I am beginning to publicly report my quarterly performance every 3 months along with a trading review. As well, each quarter I am setting 3 goals to focus for the following period.
My focus points on January 1, 2016 were:
1) Focusing on best entries, waiting until the close to make final decisions.
2) When in chop, sit it out.
3) Fine tuning my trading process and thinking in probabilities.
Here’s a more in-depth look at these goals:
- I try to wait until an hour before the market closes to place any orders. I trade the daily/weekly timeframe, nothing is worse than placing an order during the middle of the day and then having the market close adversely to my position. This rule has kept me out of a lot of losing trades. Some days reversals can happen out of nowhere that can invalidate an entry thesis immediately. I learned from my mistakes and this quarter I only focused on taking entries in the last hour.
- When markets are chopping, it is like death from a thousand cuts. As individual traders, we have an advantage in that we can sit out on the sidelines as long as we want, waiting until the current market conditions favor our trading style again. As a daily timeframe swing trader, I only took 11 entry signals this quarter. That may seem extremely light but I am proud of my discipline to sit out until the market favors my style of trading.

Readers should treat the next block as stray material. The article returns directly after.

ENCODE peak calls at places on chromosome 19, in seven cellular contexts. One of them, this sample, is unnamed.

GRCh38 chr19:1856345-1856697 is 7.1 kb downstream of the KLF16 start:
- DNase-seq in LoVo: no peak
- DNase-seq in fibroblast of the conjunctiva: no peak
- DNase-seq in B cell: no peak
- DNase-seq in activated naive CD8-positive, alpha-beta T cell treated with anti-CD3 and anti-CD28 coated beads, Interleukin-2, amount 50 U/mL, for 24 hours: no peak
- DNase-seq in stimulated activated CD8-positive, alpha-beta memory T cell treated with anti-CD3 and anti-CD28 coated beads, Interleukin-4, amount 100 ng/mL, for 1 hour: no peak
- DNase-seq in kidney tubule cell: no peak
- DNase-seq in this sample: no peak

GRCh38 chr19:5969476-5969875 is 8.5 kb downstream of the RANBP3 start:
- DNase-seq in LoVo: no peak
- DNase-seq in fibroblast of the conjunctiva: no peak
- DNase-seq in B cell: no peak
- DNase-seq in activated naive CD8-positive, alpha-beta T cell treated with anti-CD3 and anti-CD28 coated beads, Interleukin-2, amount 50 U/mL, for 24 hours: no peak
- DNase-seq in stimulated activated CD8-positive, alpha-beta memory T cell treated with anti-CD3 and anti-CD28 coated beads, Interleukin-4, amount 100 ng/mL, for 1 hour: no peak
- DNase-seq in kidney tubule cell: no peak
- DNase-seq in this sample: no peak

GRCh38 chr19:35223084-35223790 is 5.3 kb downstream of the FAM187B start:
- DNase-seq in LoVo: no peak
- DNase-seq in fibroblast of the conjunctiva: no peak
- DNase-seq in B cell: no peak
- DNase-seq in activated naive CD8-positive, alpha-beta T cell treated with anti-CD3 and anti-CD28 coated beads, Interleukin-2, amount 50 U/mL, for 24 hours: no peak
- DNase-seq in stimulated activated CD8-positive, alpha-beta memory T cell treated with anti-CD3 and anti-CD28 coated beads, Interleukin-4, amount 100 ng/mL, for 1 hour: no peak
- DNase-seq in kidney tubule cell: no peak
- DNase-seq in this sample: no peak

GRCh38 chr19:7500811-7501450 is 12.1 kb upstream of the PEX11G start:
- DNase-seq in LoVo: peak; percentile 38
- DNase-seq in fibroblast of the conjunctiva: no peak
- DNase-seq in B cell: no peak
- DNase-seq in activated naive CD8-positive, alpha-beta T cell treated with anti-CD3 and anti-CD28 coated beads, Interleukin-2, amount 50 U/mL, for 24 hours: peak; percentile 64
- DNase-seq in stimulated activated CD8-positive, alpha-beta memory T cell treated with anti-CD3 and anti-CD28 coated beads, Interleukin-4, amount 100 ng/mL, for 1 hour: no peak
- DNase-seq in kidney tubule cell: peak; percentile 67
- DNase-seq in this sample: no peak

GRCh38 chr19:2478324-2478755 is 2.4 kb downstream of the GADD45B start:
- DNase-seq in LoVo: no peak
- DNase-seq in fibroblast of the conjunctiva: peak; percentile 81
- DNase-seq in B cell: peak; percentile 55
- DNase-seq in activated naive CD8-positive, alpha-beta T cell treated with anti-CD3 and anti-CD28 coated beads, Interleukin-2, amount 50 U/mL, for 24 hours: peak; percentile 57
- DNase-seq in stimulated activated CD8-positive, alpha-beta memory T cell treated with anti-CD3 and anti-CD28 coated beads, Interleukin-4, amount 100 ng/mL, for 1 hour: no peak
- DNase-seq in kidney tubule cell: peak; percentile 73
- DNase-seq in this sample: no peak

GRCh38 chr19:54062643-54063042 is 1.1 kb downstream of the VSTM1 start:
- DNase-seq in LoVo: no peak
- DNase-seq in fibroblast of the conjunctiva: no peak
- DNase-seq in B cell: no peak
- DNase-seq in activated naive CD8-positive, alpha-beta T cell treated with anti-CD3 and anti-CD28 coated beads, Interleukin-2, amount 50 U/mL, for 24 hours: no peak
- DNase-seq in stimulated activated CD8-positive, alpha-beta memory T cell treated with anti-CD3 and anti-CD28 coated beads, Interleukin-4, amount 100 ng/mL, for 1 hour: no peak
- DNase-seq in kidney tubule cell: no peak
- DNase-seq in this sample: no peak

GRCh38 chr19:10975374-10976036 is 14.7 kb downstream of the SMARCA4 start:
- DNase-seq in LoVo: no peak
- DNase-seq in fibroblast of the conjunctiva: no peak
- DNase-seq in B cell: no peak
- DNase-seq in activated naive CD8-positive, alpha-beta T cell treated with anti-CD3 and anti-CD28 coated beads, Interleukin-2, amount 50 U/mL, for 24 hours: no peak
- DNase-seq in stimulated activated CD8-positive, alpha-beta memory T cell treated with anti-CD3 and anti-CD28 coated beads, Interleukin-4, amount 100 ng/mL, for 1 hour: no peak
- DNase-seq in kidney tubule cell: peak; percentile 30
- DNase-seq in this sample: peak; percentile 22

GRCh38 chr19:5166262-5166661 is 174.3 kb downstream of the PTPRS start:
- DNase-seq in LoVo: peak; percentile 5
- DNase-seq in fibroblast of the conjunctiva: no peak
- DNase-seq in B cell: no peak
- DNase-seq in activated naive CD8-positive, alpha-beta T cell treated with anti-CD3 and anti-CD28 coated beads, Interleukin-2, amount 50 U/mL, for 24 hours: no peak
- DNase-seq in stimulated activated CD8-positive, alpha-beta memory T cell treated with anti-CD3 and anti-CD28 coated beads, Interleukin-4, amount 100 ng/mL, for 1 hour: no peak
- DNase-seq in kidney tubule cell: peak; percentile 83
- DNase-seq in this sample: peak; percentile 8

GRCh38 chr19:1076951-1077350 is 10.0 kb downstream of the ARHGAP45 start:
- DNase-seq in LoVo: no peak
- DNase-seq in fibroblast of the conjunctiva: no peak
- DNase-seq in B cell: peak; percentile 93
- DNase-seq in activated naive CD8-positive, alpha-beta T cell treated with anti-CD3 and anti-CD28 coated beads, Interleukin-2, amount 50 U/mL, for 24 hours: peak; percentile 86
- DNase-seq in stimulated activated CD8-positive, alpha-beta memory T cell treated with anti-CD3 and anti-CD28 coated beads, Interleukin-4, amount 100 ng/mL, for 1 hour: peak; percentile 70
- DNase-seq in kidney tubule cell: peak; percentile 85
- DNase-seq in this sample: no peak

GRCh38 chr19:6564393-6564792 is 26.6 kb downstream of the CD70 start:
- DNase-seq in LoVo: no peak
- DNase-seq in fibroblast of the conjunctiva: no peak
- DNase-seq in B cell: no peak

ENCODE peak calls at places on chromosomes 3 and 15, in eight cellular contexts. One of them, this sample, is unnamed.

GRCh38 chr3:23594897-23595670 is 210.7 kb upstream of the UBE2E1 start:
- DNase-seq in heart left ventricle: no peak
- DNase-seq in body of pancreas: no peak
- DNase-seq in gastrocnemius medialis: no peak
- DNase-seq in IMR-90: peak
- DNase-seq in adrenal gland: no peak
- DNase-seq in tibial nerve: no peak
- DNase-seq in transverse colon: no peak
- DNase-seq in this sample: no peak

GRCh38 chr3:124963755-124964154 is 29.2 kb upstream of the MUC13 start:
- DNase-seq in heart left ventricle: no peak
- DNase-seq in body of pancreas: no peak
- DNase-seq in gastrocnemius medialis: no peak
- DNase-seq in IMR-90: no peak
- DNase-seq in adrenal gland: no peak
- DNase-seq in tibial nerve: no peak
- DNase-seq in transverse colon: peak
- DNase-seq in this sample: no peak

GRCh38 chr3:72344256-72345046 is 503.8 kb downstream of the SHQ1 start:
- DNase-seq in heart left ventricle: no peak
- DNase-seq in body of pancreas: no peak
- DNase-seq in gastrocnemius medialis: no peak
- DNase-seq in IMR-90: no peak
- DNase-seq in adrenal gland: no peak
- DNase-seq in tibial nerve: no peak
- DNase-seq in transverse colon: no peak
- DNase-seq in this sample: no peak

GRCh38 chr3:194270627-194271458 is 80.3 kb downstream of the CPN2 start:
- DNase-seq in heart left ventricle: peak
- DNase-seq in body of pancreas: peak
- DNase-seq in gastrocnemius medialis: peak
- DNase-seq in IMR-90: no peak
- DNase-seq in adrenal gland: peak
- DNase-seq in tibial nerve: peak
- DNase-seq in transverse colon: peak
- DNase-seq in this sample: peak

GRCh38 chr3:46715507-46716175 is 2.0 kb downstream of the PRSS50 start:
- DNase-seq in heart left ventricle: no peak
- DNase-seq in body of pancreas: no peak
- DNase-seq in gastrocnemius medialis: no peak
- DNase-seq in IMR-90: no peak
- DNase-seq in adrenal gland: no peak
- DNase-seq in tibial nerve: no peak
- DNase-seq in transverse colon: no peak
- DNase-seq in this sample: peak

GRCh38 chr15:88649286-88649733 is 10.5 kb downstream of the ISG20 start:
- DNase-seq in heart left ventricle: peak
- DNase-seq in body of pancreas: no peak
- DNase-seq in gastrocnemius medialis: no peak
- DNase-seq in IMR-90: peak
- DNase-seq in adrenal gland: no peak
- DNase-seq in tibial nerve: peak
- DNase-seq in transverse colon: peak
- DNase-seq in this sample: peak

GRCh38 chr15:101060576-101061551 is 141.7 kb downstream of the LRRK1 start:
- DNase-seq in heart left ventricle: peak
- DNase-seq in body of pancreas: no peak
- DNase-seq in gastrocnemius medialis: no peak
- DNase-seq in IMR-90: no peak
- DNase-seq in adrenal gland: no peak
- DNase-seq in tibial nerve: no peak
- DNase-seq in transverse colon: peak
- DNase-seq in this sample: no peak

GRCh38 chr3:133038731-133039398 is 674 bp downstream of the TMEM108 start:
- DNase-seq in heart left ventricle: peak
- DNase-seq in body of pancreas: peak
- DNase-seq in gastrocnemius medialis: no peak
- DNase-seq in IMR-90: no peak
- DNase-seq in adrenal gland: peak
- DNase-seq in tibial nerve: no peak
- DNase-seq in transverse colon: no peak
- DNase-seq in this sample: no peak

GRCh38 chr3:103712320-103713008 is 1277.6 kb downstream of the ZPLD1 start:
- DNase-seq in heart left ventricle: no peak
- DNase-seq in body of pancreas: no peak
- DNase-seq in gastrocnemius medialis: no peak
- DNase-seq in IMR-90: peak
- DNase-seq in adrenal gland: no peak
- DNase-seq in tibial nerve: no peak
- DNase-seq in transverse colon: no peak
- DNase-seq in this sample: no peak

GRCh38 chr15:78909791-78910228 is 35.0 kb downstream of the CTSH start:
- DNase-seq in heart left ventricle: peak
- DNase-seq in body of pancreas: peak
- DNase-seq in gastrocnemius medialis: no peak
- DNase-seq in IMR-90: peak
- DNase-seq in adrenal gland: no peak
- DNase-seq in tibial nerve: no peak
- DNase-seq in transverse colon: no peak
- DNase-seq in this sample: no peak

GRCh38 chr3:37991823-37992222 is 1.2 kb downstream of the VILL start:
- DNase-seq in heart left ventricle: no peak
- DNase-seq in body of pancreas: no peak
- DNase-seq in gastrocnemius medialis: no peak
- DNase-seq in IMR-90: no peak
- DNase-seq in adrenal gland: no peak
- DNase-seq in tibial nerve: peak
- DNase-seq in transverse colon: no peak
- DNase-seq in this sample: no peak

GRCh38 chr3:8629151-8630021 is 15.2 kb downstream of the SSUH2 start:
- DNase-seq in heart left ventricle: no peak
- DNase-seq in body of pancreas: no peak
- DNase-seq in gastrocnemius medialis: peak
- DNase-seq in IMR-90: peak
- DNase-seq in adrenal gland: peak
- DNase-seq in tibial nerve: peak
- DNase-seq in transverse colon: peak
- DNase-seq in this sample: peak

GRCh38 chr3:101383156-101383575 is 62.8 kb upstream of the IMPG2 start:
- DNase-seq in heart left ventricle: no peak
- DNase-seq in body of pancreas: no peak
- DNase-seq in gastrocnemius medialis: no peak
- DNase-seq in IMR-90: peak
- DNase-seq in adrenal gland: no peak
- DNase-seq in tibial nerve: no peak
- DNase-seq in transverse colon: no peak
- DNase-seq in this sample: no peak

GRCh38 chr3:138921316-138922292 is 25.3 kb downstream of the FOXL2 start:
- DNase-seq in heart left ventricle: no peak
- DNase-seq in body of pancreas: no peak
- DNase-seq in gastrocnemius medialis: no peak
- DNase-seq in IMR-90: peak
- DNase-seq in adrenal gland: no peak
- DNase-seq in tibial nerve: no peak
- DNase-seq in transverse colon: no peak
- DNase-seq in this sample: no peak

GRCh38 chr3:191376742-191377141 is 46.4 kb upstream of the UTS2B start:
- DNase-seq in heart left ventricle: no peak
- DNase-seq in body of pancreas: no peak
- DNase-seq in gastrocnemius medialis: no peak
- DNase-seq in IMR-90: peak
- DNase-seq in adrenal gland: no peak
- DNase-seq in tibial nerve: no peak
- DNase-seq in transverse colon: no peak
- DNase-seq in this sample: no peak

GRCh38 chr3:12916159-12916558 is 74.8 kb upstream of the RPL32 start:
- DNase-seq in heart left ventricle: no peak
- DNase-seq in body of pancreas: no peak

- I think the third point is what can make a good trader a great trader. I focused most of my energy this quarter on creating an extensive relative strength system for filtering market leaders and laggards. Instead of picking random securities to buy and sell, I created a rigid screening system, for me it felt as if became more professional. Also, I have begun to really dig deeper into getting away from the “money” aspect of trading. I only care about my %R now; the actual dollar gain/loss means nothing to me anymore. I truly respect the randomness of the market place and I think that is what separates myself from other traders. All I know is that when I enter a trade, I have a mere 60% advantage of a profitable trade. My last trade being a winner or a loser has no affect on the outcome of the next trade. I write a lot about these topics in previous blog posts if you are interested in digging deeper read the following links: